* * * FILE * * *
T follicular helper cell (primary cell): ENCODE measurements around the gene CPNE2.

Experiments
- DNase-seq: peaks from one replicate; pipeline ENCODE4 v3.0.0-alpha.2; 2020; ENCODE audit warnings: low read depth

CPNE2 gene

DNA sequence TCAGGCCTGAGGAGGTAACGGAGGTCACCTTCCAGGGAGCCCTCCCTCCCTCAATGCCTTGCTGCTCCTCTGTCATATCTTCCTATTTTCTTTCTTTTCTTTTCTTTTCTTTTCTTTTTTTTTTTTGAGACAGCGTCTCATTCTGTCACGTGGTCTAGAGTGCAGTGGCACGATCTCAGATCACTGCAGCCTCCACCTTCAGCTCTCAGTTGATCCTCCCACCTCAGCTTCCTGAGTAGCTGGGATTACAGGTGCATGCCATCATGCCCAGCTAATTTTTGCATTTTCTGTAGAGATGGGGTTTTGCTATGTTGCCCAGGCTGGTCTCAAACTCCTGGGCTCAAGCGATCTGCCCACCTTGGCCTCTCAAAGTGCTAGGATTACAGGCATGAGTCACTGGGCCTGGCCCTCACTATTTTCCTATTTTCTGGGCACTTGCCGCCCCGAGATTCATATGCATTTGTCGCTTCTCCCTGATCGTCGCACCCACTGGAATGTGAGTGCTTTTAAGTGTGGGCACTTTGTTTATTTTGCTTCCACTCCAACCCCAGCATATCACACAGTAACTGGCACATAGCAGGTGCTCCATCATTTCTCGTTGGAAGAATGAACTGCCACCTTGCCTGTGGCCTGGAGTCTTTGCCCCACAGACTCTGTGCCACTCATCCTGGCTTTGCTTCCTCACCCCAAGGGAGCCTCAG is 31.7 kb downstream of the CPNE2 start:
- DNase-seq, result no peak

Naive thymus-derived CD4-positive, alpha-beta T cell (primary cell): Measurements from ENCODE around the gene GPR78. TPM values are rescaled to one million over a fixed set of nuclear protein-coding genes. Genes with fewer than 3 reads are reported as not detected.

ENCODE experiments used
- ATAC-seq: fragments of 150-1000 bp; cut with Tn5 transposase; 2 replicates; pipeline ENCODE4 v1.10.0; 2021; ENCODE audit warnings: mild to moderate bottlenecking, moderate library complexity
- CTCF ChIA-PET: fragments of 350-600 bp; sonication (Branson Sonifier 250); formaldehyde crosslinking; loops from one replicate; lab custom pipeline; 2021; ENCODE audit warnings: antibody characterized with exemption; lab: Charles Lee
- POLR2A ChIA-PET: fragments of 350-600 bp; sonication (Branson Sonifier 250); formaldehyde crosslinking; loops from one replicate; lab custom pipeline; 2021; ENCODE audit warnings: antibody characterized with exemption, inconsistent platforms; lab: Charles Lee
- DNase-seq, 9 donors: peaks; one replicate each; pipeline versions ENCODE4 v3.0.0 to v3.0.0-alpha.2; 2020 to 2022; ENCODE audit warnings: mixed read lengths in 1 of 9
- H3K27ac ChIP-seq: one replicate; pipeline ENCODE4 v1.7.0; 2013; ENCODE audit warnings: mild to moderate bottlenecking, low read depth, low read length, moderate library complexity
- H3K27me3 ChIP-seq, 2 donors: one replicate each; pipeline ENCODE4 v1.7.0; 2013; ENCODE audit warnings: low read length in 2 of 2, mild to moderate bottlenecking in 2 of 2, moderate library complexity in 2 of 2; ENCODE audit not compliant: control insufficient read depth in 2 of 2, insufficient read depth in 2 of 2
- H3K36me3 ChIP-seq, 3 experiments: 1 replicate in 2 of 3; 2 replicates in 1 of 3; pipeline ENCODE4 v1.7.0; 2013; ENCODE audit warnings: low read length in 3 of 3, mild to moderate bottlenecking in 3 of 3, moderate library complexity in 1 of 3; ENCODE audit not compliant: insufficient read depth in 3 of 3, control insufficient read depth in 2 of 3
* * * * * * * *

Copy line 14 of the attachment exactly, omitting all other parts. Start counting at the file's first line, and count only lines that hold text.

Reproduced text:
- H3K27me3 ChIP-seq, 2 donors: one replicate each; pipeline ENCODE4 v1.7.0; 2013; ENCODE audit warnings: low read length in 2 of 2, mild to moderate bottlenecking in 2 of 2, moderate library complexity in 2 of 2; ENCODE audit not compliant: control insufficient read depth in 2 of 2, insufficient read depth in 2 of 2